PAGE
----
Parliament rejected and approved 2022 budget
Majority approves 2022 budget under controversial circumstances
Martin Amidu is former Special Prosecutor
Martin Amidu has accused the Minority in parliament of clandestinely being in bed with the Majority when they could have been asking for the submission of a new budget to the House.
He explained that it is shameful that the Minority seems to be using a smokescreen to blind Ghanaians on exactly what they are about when in actual sense, they, for instance, knowingly absented themselves from parliament on November 30, 2021, to allow for the Majority to overturn the decision of November 26, 2021.
“On 30th November 2021, the Minority in Parliament knowingly absented itself from the sitting of Parliament to facilitate the Majority in Parliament to purport to rescind the decision of a properly constituted Parliament on 26th November 2021 presided over by the constitutionally elected and recognized Speaker of Parliament, the Rt. Hon. Alban Bagbin, rejecting the 2022 Budget Statement and Economic Policy laid before Parliament by the Government on 17th November 2021,” he said.
In his latest epistle titled, “The Shameless Compromises of the One-Party Political Elite Against the Ghana Electorate – 2022 Budget,” and made available to GhanaWeb, the former Special Prosecutor lashed out at the Minority, accusing them of making it possible for the Majority to do all that it has done so far with respect to the 2022 budget.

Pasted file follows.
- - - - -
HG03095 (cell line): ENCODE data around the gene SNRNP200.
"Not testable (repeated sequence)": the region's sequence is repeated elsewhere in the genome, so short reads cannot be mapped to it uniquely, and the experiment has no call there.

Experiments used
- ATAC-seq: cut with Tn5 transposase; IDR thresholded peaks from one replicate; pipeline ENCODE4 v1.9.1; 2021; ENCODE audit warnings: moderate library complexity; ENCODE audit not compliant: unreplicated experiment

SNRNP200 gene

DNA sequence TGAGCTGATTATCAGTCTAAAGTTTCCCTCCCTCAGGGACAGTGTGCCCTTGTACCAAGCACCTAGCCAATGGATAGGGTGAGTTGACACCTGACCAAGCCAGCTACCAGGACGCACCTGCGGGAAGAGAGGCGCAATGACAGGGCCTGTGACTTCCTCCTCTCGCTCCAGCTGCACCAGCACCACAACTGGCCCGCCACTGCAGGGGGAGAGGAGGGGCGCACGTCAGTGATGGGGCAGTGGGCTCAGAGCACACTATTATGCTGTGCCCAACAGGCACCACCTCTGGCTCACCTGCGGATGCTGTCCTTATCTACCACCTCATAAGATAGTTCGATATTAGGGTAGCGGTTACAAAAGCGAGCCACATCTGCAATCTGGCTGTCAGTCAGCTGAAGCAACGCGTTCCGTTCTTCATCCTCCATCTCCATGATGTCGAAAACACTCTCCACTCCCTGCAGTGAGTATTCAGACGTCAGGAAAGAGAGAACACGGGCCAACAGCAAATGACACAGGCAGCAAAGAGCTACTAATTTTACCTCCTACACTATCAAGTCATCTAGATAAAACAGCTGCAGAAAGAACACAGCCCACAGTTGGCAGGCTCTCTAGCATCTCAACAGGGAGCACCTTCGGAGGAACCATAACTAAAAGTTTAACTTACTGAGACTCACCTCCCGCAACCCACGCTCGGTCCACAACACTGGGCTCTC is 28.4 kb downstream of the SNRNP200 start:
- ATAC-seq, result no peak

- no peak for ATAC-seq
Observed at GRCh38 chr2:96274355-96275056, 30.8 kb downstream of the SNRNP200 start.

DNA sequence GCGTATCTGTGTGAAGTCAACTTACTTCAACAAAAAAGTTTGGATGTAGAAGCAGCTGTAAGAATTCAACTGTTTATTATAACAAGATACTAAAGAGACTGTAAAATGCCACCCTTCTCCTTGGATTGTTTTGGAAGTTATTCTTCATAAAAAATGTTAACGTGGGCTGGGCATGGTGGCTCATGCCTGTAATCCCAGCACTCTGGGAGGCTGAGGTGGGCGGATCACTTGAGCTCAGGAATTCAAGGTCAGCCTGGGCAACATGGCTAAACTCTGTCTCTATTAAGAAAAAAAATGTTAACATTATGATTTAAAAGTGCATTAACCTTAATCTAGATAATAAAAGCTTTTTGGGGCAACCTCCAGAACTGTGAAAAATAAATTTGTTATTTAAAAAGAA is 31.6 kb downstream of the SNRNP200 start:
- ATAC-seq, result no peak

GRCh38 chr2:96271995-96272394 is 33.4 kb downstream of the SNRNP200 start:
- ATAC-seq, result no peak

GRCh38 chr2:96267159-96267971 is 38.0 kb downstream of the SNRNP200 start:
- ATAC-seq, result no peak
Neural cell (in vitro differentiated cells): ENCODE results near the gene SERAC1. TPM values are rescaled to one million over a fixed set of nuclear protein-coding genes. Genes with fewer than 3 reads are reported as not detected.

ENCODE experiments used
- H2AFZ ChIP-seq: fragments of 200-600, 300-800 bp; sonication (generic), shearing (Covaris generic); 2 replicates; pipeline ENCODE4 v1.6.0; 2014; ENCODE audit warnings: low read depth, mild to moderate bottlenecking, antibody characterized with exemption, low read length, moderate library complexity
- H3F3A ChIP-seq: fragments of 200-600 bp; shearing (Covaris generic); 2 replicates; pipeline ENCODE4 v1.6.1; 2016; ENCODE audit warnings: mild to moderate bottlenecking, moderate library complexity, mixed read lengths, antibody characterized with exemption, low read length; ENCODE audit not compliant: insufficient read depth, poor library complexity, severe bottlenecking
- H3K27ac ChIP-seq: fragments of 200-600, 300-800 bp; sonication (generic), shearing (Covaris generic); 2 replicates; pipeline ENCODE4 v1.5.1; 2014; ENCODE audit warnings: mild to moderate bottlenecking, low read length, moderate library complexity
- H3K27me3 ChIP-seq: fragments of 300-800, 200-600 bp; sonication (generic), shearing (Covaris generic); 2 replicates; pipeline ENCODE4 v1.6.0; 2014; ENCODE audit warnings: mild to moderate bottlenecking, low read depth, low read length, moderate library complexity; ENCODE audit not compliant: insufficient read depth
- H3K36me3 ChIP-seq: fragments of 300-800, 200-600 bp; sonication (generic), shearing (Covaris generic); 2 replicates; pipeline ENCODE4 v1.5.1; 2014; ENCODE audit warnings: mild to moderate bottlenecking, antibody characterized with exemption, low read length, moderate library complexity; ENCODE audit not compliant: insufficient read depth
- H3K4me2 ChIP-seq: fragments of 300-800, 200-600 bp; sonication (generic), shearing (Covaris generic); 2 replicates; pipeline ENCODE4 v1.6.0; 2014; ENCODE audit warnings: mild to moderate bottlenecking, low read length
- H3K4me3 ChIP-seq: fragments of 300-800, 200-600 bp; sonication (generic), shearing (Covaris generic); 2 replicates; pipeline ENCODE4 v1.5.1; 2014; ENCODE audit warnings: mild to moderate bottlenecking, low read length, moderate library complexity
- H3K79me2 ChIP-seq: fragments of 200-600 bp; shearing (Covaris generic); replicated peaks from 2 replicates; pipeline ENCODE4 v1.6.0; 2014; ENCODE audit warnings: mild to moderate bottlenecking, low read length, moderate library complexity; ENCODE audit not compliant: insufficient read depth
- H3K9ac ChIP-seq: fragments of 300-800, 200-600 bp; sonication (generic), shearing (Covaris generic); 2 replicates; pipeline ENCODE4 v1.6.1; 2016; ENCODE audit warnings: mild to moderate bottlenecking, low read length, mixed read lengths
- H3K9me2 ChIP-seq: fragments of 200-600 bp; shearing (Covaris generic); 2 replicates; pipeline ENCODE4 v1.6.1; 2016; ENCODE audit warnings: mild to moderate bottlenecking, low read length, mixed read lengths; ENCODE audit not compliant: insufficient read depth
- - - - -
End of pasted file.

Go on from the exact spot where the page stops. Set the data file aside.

“It is now a matter of incontrovertible public knowledge that the Minority instead of insisting on the submission by the Government of a new 2022 Budget chose to enter an unholy compromise with the Majority and the Minister of Finance under the smokescreen of consensus building on the morning of 30th November 2021 to absent itself from the actual Parliamentary sitting of 30th November 2021.
“This compromise by the Minority with the Majority “to stand in it alone” enabled the Majority to do with the parliamentary decision of 26th November 2021 rejecting the 2022 Budget as the Majority pleased. As anticipated, the absence of the Minority emboldened the Majority to “stand in it alone,” rescind the decision to reject the 2022 Budget on 26th November 2021, and to purport to approve the 2022 Budget at the actual parliamentary sitting of 30th November 2021,” he said.
Martin Amidu also accused the Minority of intentionally overlooking a constitutional blunder that was undertaken by the Majority in parliament.
“But the Majority purported to rescind the rejected 2022 Budget under Order 50 of the Standing Orders of Parliament which both the Minority and Majority knew could not be used to rescind the rejected 2022 Budget. The Minority conveniently and as compromised continues to remain silent over this substantive and procedural illegality,” he accused.
Read the full statement here: